Customs Building Construction Limits Cruz Bay Parking

Demar Lewis installs fencing around the Customs lot in Cruz Bay.
Demar Lewis installs fencing around the Customs lot in Cruz Bay.

The Virgin Islands Port Authority has closed half of the most centrally located parking lot in Cruz Bay to create a staging area for construction of a Customs and Border Protection Building to replace the one destroyed by Hurricane Irma in 2017.

The lot, located at the Victor Sewer Marine Facility across from the post office, provided parking for almost 30 cars but also served as a waiting area for people making quick stops or meeting passengers arriving at the nearby ferry dock.

On Monday, Feb. 4, residents and visitors found the lot closed, while a crew put up fencing to create a staging area for construction equipment and materials for the Customs facility.

A portion of the lot remains open to provide access to the ambulance boat and a limited number of spaces for general use as well as handicapped parking.

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Construction of the building will begin later this month.

The new building will be slightly larger than the building previously located at the site “to accommodate the increase in traffic and Customs activities,” according to Monifa Marrero Brathwaite, public information officer for VIPA. “The layout of the new facility was designed by VIPA in conjunction with CBP agents,” she said.

The new facility is being constructed by Lemartec Inc., VIPA’s construction-manager-at-risk firm, at a cost of $1.7 million, according to Brathwaite, and is funded by VIPA insurance monies.

Meanwhile, VIPA is converting the “gravel lot” to a paid parking facility.

A barrier closes the entrance to parking lot at the Victor Sewer Marine Facility across from the post office in Cruz Bay.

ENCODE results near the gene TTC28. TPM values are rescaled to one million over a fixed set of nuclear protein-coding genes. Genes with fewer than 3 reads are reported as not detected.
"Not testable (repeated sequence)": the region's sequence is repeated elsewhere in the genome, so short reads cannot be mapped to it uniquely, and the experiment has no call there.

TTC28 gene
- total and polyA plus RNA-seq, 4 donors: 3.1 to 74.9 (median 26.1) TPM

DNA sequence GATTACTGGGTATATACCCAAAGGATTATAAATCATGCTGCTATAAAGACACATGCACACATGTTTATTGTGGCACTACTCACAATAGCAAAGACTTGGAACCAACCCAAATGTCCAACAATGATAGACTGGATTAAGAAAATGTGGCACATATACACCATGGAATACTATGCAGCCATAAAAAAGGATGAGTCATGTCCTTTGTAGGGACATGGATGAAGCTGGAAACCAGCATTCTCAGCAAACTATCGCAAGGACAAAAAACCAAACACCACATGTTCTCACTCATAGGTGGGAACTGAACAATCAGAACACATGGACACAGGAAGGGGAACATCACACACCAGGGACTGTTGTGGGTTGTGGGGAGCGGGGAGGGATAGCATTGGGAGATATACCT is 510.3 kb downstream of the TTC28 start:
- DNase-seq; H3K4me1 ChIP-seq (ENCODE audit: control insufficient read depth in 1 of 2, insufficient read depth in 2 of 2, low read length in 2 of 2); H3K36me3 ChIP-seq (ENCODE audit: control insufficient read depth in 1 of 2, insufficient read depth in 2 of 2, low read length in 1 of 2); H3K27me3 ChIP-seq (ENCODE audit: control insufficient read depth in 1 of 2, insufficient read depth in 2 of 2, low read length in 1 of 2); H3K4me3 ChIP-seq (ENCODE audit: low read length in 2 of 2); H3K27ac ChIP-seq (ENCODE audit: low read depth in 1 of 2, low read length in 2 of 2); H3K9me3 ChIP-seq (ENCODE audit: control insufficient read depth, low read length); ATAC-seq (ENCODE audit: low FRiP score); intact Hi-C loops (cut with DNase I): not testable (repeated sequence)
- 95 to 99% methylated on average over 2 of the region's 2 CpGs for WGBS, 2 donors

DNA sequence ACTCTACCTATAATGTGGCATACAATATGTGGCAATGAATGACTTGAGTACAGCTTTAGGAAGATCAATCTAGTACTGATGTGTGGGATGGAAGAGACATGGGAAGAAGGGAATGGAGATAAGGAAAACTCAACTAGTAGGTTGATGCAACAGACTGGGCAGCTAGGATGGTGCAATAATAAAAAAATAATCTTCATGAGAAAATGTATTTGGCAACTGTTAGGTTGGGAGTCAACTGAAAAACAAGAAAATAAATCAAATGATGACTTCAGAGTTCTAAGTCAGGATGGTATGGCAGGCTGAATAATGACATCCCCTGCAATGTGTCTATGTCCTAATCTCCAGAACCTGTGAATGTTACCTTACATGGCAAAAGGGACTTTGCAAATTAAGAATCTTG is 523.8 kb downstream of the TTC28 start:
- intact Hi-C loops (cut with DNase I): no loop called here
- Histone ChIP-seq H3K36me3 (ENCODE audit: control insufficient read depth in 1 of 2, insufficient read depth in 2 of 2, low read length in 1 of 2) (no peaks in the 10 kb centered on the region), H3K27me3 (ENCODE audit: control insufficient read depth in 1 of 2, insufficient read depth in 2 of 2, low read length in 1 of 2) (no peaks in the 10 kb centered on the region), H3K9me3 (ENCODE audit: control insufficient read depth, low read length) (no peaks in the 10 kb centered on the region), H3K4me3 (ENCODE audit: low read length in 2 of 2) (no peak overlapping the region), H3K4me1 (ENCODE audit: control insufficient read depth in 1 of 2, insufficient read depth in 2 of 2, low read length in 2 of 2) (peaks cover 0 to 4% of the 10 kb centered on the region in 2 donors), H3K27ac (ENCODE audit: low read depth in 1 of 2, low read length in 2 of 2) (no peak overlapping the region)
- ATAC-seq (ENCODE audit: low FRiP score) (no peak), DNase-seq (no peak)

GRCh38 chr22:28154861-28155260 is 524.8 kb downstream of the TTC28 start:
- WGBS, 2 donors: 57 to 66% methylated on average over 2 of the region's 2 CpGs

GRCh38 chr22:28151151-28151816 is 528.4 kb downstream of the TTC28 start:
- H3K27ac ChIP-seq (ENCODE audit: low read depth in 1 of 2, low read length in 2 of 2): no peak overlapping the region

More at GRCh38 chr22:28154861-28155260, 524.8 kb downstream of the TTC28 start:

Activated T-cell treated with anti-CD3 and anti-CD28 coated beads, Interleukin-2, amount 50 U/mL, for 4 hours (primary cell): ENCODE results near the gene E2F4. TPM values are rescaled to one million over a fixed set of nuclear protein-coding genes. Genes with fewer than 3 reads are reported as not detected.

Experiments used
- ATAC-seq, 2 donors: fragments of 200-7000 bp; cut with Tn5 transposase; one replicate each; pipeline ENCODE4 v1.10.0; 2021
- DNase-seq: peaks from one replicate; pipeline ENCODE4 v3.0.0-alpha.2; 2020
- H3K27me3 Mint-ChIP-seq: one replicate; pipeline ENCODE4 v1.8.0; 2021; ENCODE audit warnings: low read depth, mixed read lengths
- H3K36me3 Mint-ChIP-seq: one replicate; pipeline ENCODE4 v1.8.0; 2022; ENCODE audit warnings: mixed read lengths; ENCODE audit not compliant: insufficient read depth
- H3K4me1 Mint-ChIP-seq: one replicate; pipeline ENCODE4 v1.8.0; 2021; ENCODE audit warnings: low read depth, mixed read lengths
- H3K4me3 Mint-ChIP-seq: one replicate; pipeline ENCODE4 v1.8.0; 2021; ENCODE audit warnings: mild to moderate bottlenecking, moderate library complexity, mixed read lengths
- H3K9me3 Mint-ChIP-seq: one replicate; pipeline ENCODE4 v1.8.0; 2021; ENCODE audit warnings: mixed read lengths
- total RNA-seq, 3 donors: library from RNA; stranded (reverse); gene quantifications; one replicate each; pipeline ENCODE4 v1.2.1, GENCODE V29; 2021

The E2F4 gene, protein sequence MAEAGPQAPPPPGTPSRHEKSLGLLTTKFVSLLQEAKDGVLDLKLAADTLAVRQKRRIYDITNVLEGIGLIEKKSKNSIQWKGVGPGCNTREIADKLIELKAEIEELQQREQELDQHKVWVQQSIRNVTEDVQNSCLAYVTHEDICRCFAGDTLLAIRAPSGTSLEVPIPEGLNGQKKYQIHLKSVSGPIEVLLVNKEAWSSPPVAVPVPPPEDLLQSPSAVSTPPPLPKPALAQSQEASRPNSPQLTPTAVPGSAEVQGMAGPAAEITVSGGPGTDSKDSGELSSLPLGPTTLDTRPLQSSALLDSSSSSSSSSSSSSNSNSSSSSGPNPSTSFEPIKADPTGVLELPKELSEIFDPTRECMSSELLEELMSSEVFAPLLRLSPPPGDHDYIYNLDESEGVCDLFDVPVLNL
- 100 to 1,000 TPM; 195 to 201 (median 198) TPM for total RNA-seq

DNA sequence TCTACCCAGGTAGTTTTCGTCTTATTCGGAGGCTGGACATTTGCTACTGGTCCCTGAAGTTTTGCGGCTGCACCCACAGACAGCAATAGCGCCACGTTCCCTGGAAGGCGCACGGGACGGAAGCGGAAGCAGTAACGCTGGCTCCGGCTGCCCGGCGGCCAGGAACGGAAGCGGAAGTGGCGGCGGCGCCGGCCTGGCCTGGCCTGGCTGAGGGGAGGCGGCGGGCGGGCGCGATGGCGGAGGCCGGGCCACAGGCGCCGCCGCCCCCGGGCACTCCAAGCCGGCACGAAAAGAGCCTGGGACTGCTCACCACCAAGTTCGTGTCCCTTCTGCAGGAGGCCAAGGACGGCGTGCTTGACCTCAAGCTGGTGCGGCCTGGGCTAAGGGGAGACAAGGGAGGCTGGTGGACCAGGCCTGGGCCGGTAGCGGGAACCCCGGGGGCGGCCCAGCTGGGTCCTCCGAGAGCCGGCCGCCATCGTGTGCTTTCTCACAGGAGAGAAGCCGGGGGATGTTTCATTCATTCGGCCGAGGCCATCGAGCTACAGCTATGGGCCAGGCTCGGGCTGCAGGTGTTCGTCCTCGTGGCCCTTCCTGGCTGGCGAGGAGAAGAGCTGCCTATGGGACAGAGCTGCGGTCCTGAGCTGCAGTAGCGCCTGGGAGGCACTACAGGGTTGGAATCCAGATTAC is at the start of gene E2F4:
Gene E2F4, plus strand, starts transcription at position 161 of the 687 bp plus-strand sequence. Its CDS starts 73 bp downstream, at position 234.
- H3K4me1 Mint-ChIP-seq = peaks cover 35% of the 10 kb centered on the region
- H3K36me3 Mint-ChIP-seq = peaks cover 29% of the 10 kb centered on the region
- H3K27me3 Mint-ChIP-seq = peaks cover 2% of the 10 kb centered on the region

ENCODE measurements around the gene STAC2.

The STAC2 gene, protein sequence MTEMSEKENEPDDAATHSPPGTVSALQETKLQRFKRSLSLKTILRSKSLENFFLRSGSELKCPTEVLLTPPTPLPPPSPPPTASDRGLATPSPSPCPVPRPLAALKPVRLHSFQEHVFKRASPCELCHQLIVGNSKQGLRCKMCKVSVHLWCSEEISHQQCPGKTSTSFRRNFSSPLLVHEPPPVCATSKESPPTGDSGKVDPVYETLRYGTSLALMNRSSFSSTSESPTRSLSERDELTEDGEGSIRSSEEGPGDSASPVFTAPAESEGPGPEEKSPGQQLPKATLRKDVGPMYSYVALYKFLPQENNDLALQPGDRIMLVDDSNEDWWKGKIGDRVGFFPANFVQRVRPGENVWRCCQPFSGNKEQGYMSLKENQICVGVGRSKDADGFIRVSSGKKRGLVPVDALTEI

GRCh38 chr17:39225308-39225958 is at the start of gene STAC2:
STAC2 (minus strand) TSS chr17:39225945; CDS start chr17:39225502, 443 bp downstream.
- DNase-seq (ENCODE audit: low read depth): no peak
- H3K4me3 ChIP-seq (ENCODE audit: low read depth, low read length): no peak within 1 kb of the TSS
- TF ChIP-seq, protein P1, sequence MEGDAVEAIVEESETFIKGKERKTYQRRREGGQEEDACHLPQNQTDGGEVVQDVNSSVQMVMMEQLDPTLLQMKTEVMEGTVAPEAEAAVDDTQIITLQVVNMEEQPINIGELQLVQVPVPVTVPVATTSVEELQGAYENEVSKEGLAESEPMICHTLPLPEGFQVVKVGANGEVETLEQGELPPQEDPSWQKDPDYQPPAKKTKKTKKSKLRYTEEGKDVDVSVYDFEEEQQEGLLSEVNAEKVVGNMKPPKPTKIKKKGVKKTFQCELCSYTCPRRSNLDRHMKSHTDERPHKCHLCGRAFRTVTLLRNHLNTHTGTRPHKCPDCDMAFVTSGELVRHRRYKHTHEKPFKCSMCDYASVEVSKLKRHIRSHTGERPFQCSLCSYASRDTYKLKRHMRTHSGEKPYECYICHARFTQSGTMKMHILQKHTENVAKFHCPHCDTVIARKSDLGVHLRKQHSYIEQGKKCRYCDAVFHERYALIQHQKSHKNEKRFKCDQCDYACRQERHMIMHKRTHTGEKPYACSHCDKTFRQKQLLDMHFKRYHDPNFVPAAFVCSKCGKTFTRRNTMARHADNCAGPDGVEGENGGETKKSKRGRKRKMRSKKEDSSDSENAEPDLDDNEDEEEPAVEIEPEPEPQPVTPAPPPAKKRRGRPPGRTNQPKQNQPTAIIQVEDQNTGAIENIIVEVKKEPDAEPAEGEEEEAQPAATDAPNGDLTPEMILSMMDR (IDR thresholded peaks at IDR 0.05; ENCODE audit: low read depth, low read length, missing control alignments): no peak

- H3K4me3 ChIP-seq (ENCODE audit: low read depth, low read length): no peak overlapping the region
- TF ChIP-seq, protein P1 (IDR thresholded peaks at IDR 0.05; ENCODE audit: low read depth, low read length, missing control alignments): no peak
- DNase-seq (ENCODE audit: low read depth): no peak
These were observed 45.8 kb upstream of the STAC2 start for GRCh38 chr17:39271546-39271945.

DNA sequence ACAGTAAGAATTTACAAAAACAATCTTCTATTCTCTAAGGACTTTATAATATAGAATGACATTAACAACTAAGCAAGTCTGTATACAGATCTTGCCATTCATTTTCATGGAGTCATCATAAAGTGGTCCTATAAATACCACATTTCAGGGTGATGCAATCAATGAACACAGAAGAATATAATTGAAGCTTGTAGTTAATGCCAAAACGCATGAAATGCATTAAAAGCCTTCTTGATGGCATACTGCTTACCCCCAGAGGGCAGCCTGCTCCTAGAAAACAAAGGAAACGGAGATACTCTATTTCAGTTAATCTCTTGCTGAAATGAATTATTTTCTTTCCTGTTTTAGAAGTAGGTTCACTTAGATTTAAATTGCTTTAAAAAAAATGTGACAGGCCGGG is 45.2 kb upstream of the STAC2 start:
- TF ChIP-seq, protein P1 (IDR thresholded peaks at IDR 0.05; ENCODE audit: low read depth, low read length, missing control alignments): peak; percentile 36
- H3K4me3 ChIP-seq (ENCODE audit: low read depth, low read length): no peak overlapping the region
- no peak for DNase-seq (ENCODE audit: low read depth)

A barrier closes the entrance to parking lot at the Victor Sewer Marine Facility across from the post office in Cruz Bay.

“The VIPA board recently authorized the executive director to advertise a request for proposals to select a private company to manage the parking lot at the Theovald Moorehead Dock and Terminal at Enighed Pond, St. John,” Brathwaite said.

“VIPA will evaluate all the bids received and select a company to operate the booth. This process will take about two to three months as the bids need to be advertised for at least 30 days, and then the company chosen by the in-house selection committee must be approved by VIPA’s board,” Brathwaite said.

The gravel lot can accommodate 150 cars but has become a dumping ground for broken-down vehicles.

The same week that parking was curtailed in the Customs lot, a new private parking lot only a block away opened at the site of the former Lumberyard Complex. That lot has ample space, but charges rates similar to the other three paid parking lots in the area.

Discussion groups on social media featured complaints that free parking is becoming more scarce, as well as comments by others saying the restoration of Customs facilities on St. John is critical to the island’s economic recovery.

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